The dataset contains students’ marks in different Exams.

### Step 1 – Enable the Data Analysis Tool

- In the
**Data**tab, enable**Data Analysis**. - Click
**File**and choose**Options.**

- Click
**Options.**

- Go to
**Add-ins,**select**Excel Add-in**in**Manage**. - Click
**Go.**

- In the new window, check
**Analysis ToolPak.** - Click
**OK.**

### Step 2 – Use the Data Analysis Tool to Create a Correlation Matrix

- Go to the
**Data**tab and select**Data Analysis**.

- Select
**Correlation**. - Click
**OK**.

- In the
**Correlation**window, choose the input range: your dataset. - Click
**Columns**in**Grouped By**to group the data by columns. - Check
**Labels in the first row**if your data has table headers or labels. - Choose where to place your output in
**Output Options.**Here, a new worksheet: enter the sheet name. - Click
**OK**.

- A new worksheet will open. The dataset is displayed with the correlation values.

**Read More:** Find Correlation Between Two Variables in Excel

### Step 3 – Using the Conditional Formatting to Create a Correlation Heatmap

- In the
**Home**tab, select**Styles**. - Click
**Conditional Formatting**and select**New Rule.**

- In the new window select
**Format all cells based on their values**in**Select a Rule Type.** - Change
**Format Style**from 2 to 3.

- In Minimum, select
**Number**. - In
**Values**, enter -1. - Choose
**Red.** - In Midpoint, select
**Number**. - In
**Values**, enter 0. - Choose
**White.** - In Maximum, select
**Number**. - In
**Values**, enter 1. - Choose
**Blue.** - Click
**OK**.

A color-coded heatmap is displayed.

**Read More:** How to Make Correlation Graph in Excel

### Step 4 – Output Interpretation

The correlation coefficient indicates how the variables relate to each other. The heatmap offers an overview of the coefficients distribution and their intensity.

The more positive the value towards +1, the better the relation between variables. If one of those values increases, the other value also increases. The color code is as blue: the bluer the cell, the better the symmetrical relation.

The more negative value toward -1, the worse the relation between variables. If a variable increases, the other is likely to decrease. The color code is red. The worse the correlation value, the redder the cell color. **E4** and **E9 **show this type of negative relation.

**Read More: **How to Interpret Correlation Table in Excel

## How to Create a Dynamic Correlation Heat Map in Excel

### Step 1 – Create a Correlation Dataset

- Use the correlated dataset created in the previous method.

### Step 2 – Add a Checkbox

- In the Developer tab, click
**Insert**. - Click the
**Check Box**icon.

- A
**Check Box**will be displayed. - Edit and resize it.

- Select the box and right-click.
- Click
**Format Control****.**

- In the new window, enter the cell that will be linked to the box.
- Click
**OK**.

- “
**FALSE**” is displayed - Clicking the check box will toggle the value of
**L4**between**TRUE**and**FALSE**.

### Step 3 – Apply the Conditional Formatting

- Select the dataset.
- In the
**Home**tab, select**Style.** - Click
**Conditional Formatting.** - Choose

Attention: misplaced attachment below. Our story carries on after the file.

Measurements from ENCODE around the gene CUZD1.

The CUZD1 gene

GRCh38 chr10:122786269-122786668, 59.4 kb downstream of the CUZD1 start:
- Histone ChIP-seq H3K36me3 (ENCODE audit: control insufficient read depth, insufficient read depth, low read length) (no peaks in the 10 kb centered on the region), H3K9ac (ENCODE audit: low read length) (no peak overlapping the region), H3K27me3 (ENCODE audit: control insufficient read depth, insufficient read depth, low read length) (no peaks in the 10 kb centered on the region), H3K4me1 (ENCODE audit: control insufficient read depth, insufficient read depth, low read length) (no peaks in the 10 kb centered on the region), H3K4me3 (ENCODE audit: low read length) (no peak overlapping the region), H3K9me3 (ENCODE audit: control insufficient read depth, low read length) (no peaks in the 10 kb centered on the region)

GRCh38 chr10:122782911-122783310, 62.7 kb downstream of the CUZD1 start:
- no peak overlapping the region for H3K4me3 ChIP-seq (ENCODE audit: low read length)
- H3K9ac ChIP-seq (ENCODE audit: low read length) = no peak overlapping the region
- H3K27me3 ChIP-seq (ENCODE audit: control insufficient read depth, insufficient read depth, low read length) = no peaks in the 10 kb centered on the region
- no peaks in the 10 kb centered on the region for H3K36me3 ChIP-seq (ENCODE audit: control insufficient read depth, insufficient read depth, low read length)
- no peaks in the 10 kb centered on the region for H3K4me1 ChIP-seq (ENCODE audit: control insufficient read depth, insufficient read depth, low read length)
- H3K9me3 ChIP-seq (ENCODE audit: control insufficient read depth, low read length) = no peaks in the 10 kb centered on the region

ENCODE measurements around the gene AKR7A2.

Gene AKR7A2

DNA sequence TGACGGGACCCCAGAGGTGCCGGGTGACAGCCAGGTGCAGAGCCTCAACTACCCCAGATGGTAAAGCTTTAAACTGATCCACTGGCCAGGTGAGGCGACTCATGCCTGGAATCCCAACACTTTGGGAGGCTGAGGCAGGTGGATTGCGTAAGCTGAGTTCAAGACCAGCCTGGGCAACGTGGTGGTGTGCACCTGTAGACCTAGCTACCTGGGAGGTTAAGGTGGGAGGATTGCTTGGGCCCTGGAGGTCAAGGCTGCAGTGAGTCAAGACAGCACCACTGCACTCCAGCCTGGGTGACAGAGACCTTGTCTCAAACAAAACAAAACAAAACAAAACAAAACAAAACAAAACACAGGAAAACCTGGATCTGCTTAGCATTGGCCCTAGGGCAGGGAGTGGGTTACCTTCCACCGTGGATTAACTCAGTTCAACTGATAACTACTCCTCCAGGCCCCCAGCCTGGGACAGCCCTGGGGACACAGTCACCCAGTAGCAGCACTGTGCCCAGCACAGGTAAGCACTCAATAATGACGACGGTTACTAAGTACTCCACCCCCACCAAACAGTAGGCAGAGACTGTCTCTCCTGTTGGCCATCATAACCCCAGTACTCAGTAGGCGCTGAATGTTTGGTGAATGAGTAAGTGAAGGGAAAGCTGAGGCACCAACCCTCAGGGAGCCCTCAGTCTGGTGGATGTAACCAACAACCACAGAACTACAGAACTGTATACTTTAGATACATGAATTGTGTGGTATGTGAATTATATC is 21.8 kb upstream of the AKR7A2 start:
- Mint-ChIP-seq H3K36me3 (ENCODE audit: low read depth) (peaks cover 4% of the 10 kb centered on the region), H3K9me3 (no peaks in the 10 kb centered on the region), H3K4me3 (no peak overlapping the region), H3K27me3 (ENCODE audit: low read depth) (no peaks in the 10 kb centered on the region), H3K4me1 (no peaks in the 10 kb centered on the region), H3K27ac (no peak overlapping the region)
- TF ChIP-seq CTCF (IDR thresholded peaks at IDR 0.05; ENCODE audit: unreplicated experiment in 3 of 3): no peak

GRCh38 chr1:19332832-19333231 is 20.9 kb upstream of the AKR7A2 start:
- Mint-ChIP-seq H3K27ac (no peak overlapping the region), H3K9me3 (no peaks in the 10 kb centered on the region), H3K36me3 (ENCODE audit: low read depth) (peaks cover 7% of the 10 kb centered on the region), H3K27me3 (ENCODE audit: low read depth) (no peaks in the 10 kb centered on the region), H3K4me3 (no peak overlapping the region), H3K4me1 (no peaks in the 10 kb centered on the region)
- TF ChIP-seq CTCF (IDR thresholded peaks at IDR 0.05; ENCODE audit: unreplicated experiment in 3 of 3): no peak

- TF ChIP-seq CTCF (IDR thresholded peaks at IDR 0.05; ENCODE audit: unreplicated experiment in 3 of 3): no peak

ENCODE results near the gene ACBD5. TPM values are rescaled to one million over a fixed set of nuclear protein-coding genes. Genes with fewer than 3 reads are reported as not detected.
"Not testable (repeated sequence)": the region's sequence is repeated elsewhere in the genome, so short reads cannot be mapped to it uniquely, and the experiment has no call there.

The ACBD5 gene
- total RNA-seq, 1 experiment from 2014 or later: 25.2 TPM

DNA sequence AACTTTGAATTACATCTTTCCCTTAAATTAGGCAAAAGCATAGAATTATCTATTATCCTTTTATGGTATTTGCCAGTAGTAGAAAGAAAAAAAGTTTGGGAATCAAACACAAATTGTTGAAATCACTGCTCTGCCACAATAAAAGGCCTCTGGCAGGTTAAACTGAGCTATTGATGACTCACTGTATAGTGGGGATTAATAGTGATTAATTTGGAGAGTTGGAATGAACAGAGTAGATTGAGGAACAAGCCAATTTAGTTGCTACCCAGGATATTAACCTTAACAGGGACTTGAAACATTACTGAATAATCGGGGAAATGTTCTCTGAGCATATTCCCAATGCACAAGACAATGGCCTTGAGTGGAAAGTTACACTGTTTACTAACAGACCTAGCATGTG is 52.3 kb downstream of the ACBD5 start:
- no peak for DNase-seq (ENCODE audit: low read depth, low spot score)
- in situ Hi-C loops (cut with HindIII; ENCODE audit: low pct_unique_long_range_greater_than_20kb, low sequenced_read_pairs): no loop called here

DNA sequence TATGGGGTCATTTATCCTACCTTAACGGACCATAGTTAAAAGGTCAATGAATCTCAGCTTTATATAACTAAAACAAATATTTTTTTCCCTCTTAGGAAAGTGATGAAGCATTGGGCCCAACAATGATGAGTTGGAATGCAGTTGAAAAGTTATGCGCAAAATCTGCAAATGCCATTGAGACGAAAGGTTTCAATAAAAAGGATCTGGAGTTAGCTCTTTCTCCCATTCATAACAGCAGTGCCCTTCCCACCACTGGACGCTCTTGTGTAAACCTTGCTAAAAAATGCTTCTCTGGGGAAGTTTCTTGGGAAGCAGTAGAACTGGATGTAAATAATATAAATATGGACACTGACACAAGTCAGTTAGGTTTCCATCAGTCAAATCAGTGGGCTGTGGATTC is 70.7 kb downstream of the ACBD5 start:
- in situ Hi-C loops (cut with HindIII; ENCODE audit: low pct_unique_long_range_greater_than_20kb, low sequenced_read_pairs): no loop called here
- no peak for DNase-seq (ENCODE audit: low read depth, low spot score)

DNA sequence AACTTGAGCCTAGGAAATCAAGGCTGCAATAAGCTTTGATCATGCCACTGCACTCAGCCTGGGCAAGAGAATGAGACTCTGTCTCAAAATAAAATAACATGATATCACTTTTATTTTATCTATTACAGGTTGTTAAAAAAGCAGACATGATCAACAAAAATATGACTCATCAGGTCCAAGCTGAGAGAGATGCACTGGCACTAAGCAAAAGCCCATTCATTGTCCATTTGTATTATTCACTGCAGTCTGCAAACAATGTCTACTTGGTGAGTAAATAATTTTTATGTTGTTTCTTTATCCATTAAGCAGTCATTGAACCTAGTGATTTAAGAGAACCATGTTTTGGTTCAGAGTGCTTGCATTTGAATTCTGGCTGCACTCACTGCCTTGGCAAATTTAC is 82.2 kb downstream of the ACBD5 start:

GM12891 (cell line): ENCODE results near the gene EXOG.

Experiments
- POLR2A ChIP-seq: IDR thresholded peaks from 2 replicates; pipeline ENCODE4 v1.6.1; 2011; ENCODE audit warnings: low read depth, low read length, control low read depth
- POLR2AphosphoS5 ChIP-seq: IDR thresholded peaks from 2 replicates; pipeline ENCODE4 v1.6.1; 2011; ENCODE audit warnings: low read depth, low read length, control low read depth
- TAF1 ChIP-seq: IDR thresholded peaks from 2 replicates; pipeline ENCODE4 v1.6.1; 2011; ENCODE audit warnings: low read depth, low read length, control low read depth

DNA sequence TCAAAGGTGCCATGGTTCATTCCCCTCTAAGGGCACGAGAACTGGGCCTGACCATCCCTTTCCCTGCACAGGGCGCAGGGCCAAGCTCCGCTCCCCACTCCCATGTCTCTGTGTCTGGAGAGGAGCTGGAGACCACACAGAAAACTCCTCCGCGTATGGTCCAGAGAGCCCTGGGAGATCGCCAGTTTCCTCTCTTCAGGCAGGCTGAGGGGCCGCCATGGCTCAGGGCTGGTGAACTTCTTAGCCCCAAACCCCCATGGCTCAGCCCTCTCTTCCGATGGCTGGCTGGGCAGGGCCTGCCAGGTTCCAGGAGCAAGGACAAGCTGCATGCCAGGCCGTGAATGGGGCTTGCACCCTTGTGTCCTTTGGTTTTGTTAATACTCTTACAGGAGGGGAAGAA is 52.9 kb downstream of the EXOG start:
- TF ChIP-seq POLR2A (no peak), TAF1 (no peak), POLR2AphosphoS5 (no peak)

**New Rule.**

- In the new window, select
**Format all cells based on their values**in**Select a Rule Type.** - Change
**Format Style**from 2 to 3. - In Minimum, select
**Formula**. - Enter the following formula in
**Value (Minimum)**:

`=IF($L$4=TRUE,MIN($C$5:$I$11),FALSE)`

- Choose
**Red** - In Midpoint, select
**Number**. - Enter
**0**in**Values**. - Choose
**White.** - In Maximum, select
**Formula**. - Enter the following formula in
**Value (Maximum)**:

`=IF($L$4=TRUE,MAX($C$5:$I$61),FALSE)`

- Choose
**Blue.** - Click
**OK**.

- The
**Conditional Formatting Rules Manager**window shows an overview of all rules. - Click
**OK**.

** Formula ****Breakdown**

**MIN($C$5:$I$11)**: returns the minimum value in**$C$5:$I$11**.**IF($L$4=TRUE, MIN($C$5:$I$11), FALSE):**If the value of**L4**is true, the minimum value of**$C$5:$I$11**will be the input value. Otherwise, there will be no value available to input and no formatting.**MAX($C$5:$I$61):**returns the minimum value in**$C$5:$I$11****IF($L$4=TRUE, MAX($C$5:$I$61), FALSE):**If the value of**L4**is true, the maximum value in**$C$5:$I$11**will be the input value. Otherwise, there will be no value available to input and no formatting.

**Read More:** How to Make a Correlation Matrix in Excel

### Step 4 – Interpreting the Output

The Correlation Heatmap is dynamic. When the cell value of **L4 **is **TRUE**, conditional formatting will be displayed.

- Clicking the check box, will hide the heat map, as shown below.

## Potential Problems with Correlation in Excel

There is only a linear relationship between two variables in the** Pearson Product Moment Correlation**. Your variables may be strongly related in another way (e.g. curvilinearly), and still have a correlation coefficient close to or equal to zero.

Pearson correlation cannot differentiate dependent from independent variables. If you have a correlation value of -0.413 ( indicating a negative correlation between variables), and shuffle the variable, the same correlation value is returned.

**The Pearson correlation coefficient **can provide a misleading overview of the relationship between two variables.

To rank two variable values, perform the **Spearman Correlation Coefficient **analysis.

**Download Practice Workbook**

Download the practice workbook.

## Related Articles

- How to Make a Correlation Scatter Plot in Excel
- How to Calculate Cross Correlation in Excel
- How to Calculate Correlation between Two Stocks in Excel
- How to Do Correlation and Regression Analysis in Excel
- How to Calculate Partial Correlation in Excel
- How to Make a Correlation Table in Excel

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